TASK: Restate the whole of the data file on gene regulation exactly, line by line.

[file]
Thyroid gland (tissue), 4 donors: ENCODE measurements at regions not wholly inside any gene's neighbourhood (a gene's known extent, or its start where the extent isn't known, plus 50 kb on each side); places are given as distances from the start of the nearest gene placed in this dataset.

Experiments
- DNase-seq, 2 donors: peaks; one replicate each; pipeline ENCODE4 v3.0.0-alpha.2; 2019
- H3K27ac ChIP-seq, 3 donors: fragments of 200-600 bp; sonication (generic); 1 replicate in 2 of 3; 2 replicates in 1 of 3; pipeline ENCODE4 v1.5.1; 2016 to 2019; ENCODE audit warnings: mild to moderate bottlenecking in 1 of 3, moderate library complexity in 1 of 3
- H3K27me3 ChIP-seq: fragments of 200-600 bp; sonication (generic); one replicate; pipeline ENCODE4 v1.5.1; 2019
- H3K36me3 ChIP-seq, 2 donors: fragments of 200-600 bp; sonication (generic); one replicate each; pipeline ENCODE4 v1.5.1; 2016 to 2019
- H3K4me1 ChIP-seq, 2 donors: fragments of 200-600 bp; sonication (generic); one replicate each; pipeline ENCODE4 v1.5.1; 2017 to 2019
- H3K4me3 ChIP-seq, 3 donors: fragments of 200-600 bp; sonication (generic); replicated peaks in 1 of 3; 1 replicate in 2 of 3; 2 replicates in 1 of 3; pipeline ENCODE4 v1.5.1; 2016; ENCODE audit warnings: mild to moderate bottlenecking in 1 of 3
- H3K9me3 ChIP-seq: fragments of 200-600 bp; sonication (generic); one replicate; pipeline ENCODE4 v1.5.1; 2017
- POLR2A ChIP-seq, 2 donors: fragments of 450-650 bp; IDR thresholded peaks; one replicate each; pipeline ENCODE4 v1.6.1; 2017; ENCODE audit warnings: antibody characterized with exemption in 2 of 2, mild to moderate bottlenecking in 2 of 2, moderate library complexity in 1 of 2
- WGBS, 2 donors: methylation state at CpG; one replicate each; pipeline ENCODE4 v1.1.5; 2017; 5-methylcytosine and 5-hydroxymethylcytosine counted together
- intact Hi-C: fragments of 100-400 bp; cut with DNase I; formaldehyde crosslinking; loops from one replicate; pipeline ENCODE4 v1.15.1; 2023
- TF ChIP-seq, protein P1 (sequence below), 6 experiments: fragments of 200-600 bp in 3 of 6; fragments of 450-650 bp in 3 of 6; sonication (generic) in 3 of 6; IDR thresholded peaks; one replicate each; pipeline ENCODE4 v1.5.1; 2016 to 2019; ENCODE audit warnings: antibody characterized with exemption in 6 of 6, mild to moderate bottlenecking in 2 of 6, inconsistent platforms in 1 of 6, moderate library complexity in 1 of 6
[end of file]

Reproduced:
Thyroid gland (tissue), 4 donors: ENCODE measurements at regions not wholly inside any gene's neighbourhood (a gene's known extent, or its start where the extent isn't known, plus 50 kb on each side); places are given as distances from the start of the nearest gene placed in this dataset.

Experiments
- DNase-seq, 2 donors: peaks; one replicate each; pipeline ENCODE4 v3.0.0-alpha.2; 2019
- H3K27ac ChIP-seq, 3 donors: fragments of 200-600 bp; sonication (generic); 1 replicate in 2 of 3; 2 replicates in 1 of 3; pipeline ENCODE4 v1.5.1; 2016 to 2019; ENCODE audit warnings: mild to moderate bottlenecking in 1 of 3, moderate library complexity in 1 of 3
- H3K27me3 ChIP-seq: fragments of 200-600 bp; sonication (generic); one replicate; pipeline ENCODE4 v1.5.1; 2019
- H3K36me3 ChIP-seq, 2 donors: fragments of 200-600 bp; sonication (generic); one replicate each; pipeline ENCODE4 v1.5.1; 2016 to 2019
- H3K4me1 ChIP-seq, 2 donors: fragments of 200-600 bp; sonication (generic); one replicate each; pipeline ENCODE4 v1.5.1; 2017 to 2019
- H3K4me3 ChIP-seq, 3 donors: fragments of 200-600 bp; sonication (generic); replicated peaks in 1 of 3; 1 replicate in 2 of 3; 2 replicates in 1 of 3; pipeline ENCODE4 v1.5.1; 2016; ENCODE audit warnings: mild to moderate bottlenecking in 1 of 3
- H3K9me3 ChIP-seq: fragments of 200-600 bp; sonication (generic); one replicate; pipeline ENCODE4 v1.5.1; 2017
- POLR2A ChIP-seq, 2 donors: fragments of 450-650 bp; IDR thresholded peaks; one replicate each; pipeline ENCODE4 v1.6.1; 2017; ENCODE audit warnings: antibody characterized with exemption in 2 of 2, mild to moderate bottlenecking in 2 of 2, moderate library complexity in 1 of 2
- WGBS, 2 donors: methylation state at CpG; one replicate each; pipeline ENCODE4 v1.1.5; 2017; 5-methylcytosine and 5-hydroxymethylcytosine counted together
- intact Hi-C: fragments of 100-400 bp; cut with DNase I; formaldehyde crosslinking; loops from one replicate; pipeline ENCODE4 v1.15.1; 2023
- TF ChIP-seq, protein P1 (sequence below), 6 experiments: fragments of 200-600 bp in 3 of 6; fragments of 450-650 bp in 3 of 6; sonication (generic) in 3 of 6; IDR thresholded peaks; one replicate each; pipeline ENCODE4 v1.5.1; 2016 to 2019; ENCODE audit warnings: antibody characterized with exemption in 6 of 6, mild to moderate bottlenecking in 2 of 6, inconsistent platforms in 1 of 6, moderate library complexity in 1 of 6